150 more govt services to go online soon
By January 26 the state government hopes to have these new services available online. Citizens will be able to access a total of 196 services just at the click of a button.Updated: Jan 07, 2016 01:08 IST
Your right the access government services in a time-bound manner is set to get further easier. Buoyed by the 5.6 lakh online applications it received in less than three months of launching only 46 services online, the Maharashtra government is now planning to massively scale up its efforts. The government plans to add more than 150 additional services to the list.
What this means is by January 26, when the state government hopes to have these new services available online, citizens will be able to access a total of 196 services just at the click of a button.
The Maharashtra Guarantee of Public Services Act, also known as the Right to Services Act, is a piece of legislation that makes it mandatory for public authorities to deliver facilities in a time-bound manner. Of the total 257 services that the Act currently covers, 46 are available online.
Currently, citizen-related services such as getting birth and death certificates, dog permissions are offered online by the civic body, while state-level services such as getting age, caste, domicile certificates are offered by the state’s portal – Aaple Sarkar.
Chief secretary Swadhin Kshatriya has ordered all secretaries to now come up with a list of services that their departments can offer online till January 26. The directive came after the government found the online portal had received more than 5.6 lakh applications from citizens since October.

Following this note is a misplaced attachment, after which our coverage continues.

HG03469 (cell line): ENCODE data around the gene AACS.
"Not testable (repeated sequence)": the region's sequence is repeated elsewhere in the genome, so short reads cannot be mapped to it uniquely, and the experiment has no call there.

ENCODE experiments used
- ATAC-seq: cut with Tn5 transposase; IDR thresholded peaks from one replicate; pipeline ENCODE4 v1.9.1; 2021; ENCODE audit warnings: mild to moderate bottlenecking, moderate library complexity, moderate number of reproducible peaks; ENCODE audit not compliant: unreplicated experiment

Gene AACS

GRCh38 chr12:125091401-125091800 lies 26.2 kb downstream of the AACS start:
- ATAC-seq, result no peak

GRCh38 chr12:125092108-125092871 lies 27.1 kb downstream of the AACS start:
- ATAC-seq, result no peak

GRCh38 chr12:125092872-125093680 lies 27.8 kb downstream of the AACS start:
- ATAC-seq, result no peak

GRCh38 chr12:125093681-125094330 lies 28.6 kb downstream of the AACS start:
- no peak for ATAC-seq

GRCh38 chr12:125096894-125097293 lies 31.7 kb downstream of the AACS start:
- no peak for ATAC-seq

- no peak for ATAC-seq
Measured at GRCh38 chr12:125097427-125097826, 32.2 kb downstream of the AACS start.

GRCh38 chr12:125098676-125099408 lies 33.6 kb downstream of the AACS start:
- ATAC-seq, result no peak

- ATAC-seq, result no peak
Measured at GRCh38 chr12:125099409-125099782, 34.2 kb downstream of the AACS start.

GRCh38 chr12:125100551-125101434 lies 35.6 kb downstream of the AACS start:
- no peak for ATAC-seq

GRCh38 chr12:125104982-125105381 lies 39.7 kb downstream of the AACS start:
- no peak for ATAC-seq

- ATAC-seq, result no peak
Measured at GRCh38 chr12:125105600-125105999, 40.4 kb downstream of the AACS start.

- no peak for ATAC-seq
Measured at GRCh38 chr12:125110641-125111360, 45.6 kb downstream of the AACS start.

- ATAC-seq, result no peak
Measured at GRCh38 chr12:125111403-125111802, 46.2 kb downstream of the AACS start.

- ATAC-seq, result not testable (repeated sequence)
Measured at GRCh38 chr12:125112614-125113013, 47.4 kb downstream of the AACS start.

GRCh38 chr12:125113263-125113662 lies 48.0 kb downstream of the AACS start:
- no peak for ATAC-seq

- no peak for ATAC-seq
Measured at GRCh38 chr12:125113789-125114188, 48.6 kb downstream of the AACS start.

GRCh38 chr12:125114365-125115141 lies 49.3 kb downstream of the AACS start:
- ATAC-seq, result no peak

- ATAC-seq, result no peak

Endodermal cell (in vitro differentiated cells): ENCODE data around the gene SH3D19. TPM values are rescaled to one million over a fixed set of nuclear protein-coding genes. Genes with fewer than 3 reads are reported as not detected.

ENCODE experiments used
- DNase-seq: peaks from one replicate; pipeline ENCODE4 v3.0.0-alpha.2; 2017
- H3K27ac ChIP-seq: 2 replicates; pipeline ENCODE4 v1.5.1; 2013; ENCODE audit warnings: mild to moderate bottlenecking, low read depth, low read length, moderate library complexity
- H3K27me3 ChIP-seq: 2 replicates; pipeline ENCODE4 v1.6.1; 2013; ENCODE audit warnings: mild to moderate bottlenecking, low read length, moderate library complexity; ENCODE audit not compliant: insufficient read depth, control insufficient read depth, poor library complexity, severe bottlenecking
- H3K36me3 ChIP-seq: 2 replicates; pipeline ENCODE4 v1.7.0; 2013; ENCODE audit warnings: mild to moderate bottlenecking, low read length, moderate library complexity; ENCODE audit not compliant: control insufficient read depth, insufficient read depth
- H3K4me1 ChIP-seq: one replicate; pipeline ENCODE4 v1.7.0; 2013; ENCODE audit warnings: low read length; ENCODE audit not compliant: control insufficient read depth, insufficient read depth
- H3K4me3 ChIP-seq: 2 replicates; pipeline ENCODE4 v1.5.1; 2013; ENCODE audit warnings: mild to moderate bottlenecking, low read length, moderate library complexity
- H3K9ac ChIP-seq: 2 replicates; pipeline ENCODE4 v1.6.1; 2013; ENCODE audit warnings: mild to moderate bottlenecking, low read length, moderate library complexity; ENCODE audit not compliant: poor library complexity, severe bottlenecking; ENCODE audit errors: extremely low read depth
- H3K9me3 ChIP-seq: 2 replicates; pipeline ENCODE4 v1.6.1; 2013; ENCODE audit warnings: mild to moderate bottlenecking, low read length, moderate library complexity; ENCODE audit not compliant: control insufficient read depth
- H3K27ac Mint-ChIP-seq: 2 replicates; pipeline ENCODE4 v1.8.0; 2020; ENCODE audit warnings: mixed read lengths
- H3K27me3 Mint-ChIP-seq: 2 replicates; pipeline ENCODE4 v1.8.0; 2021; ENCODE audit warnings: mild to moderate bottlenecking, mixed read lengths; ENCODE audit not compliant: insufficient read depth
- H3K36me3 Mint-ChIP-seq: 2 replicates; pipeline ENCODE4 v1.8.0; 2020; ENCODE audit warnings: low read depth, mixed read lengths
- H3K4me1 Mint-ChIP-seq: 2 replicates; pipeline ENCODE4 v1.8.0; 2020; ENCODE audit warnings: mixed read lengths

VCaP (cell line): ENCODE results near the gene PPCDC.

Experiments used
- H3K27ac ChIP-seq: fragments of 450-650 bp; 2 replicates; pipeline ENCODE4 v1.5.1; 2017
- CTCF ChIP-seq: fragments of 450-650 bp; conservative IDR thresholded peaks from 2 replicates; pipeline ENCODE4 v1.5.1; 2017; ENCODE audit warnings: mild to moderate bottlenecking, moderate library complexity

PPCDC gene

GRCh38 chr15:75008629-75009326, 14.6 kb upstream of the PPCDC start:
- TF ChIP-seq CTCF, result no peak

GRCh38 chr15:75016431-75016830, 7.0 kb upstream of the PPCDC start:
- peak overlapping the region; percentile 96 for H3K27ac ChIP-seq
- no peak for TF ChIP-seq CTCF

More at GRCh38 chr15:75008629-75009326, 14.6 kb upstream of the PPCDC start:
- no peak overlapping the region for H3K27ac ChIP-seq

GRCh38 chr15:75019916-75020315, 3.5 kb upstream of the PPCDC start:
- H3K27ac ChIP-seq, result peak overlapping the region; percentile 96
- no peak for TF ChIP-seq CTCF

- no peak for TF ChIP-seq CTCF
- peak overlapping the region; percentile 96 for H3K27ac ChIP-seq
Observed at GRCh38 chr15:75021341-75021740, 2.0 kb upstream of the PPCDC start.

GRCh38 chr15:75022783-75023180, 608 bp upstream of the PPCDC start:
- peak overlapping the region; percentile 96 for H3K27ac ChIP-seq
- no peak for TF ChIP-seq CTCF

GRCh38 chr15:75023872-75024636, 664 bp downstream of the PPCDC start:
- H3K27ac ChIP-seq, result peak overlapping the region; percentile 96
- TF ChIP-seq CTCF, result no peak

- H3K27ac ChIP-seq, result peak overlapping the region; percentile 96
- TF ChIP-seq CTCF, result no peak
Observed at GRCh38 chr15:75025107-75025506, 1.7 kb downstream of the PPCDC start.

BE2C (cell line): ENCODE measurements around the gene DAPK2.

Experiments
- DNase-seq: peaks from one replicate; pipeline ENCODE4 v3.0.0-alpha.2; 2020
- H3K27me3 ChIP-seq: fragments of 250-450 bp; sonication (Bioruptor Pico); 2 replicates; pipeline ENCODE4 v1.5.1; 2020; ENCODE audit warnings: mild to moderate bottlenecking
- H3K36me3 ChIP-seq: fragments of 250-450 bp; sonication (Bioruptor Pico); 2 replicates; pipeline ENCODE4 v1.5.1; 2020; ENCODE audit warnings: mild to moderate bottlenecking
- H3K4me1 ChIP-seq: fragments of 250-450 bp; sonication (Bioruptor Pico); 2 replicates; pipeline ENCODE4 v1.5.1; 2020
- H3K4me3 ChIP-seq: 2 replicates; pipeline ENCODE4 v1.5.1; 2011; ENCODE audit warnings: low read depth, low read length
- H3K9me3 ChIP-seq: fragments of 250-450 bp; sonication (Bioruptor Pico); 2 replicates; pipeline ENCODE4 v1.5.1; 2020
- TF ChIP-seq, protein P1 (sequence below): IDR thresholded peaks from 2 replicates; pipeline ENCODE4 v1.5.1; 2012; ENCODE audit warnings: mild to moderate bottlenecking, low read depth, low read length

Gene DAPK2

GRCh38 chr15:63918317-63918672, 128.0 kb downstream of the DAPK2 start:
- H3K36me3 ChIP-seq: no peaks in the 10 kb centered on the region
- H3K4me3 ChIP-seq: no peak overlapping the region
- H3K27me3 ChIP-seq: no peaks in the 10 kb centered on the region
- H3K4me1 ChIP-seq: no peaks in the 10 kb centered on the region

“We are pleasantly surprised with the response. This shows that people have taken to the idea of governance in the digital world very well. Hence, we have decided to push ourselves and ensure that we scale up our efforts,” said Kshatriya.
According to available data, of the 5.6 lakh applications, most were for services offered by the revenue department. Labour and forest departments got the second- and third-most number of applications.
“Contrary to popular perception, even things such as application for bamboo plantation or tendu leaves collection, predominantly rural activities, are being received online. This makes us believe that we must throw open more services online,” said Kshatriya.
In addition to extending the scope of online governance, the state is also planning to extend the ambit of the online grievance redressal system, which accompanies service delivery. “We had only selected one district from each of the seven divisions. Now, we plan to extend it to all other districts,” said a senior IAS official, who did not wish to be named. This will enable citizens to file reports of non-compliance of the Right to Services Act